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Re: st: Using Wilcoxon rank-sum (Mann-Whitney) test to compare an emipirical and a uniform distribution


From   "JVerkuilen (Gmail)" <jvverkuilen@gmail.com>
To   statalist@hsphsun2.harvard.edu
Subject   Re: st: Using Wilcoxon rank-sum (Mann-Whitney) test to compare an emipirical and a uniform distribution
Date   Sat, 9 Mar 2013 12:22:39 -0500

On Sat, Mar 9, 2013 at 8:34 AM, David Hoaglin <dchoaglin@gmail.com> wrote:

> It seems odd to use a two-sample test when you actually have only one
> sample.

100% agreed, as the sampling variability in the second sample is
illusory and costly.



> A one-sided KS test would be all right.  Some people might be more
> comfortable making the test two-sided, unless you would not have any
> interest in a situation where the data departed from the null
> hypothesis in the other direction.  I don't know what the literature
> says about whether any other test has greater power for the type of
> alternative that you are interested in.
>
> With only 15 observations, the departure would have to be substantial
> to reject the uniform null hypothesis.
>

Yeah that's the problem. It seems to me that the KS test isn't really
reflecting the hypothesis because of its vague alternative. I think
the Mann-Whitney came from the notion of using an ROC type approach to
the problem, as per:

     Bamber, D. 1975. The area above the ordinal dominance graph and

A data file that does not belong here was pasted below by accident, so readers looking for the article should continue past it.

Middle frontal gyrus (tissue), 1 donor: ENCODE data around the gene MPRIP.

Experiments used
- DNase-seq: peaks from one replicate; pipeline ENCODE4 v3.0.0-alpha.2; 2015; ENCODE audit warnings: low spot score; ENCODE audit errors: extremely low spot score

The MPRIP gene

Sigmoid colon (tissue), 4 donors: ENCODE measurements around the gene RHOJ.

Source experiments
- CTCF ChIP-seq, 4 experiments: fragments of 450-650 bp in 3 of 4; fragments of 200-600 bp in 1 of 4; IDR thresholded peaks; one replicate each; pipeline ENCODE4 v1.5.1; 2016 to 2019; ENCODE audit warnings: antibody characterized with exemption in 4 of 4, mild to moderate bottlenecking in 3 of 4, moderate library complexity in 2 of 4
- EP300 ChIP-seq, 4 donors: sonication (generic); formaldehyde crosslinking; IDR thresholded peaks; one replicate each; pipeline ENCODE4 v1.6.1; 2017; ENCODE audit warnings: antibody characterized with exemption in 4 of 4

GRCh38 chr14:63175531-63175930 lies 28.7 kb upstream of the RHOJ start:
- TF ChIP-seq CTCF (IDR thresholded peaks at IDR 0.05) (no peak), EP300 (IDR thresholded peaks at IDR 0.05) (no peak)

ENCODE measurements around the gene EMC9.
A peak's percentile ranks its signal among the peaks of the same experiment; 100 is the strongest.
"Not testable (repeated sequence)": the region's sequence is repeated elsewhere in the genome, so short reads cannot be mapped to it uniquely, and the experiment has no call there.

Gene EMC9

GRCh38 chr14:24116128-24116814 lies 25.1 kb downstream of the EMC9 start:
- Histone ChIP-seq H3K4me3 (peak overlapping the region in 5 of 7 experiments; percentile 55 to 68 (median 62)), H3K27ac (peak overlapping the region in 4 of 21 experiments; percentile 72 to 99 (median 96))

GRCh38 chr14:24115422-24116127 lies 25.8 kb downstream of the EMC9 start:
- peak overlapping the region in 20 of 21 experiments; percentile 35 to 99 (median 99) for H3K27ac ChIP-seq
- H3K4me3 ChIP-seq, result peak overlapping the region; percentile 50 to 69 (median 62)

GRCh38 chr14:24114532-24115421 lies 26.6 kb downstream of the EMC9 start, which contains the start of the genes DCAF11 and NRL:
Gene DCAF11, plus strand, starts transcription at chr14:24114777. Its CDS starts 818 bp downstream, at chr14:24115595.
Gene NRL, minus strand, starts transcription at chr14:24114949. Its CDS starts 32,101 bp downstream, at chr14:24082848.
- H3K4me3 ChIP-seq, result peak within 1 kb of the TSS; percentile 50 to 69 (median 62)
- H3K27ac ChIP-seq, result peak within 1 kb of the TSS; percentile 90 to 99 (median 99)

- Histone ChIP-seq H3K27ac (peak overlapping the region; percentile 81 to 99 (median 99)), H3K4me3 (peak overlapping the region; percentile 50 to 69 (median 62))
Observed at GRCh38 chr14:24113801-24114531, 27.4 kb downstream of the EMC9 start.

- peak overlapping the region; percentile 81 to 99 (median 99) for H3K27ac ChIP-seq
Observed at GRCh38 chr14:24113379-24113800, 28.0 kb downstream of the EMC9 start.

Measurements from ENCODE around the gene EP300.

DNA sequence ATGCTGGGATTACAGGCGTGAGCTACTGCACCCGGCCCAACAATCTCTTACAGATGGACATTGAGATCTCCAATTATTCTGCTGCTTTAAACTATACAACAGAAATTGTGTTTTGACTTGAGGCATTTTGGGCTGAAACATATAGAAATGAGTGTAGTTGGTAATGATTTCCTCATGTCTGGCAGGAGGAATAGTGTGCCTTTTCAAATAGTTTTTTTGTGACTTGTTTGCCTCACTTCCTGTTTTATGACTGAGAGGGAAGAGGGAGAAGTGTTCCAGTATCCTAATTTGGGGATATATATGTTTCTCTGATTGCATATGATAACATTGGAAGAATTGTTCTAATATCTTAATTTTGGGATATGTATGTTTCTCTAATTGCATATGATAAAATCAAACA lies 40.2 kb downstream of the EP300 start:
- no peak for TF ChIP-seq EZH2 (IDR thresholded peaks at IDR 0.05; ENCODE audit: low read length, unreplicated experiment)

the area below the receiver operating characteristic graph. J. Math.
Psych., 12, 387-415.

but I'm not sure.

Bamber shows that the ordinal dominance plot test of the area under
the curve is equivalent to the Mann-Whitney statistic, but that's for
a two sample problem. The reason I thought -rocgold- might be tricked
into giving the right answer is because in that sense the gold
standard ROC curve is the uniform here, and Teodora wants to know if
her data differ from it. ROC procedures also give confidence
intervals, which will likely be very helpful. I'm guessing that it's
time to consult a good text book (for which see the Stata
documentation as a starting point as they usually have several good
suggestions).



> I have an offbeat suggestion.  Transform the sample to normal deviates
> by applying the inverse of the standard normal cumulative distribution
> function to each observation, and test whether the transformed sample
> departs from the standard normal distribution.  You can also make a
> normal probability plot of the transformed sample.

That's certainly one method, as it would allow the use of qnorm.
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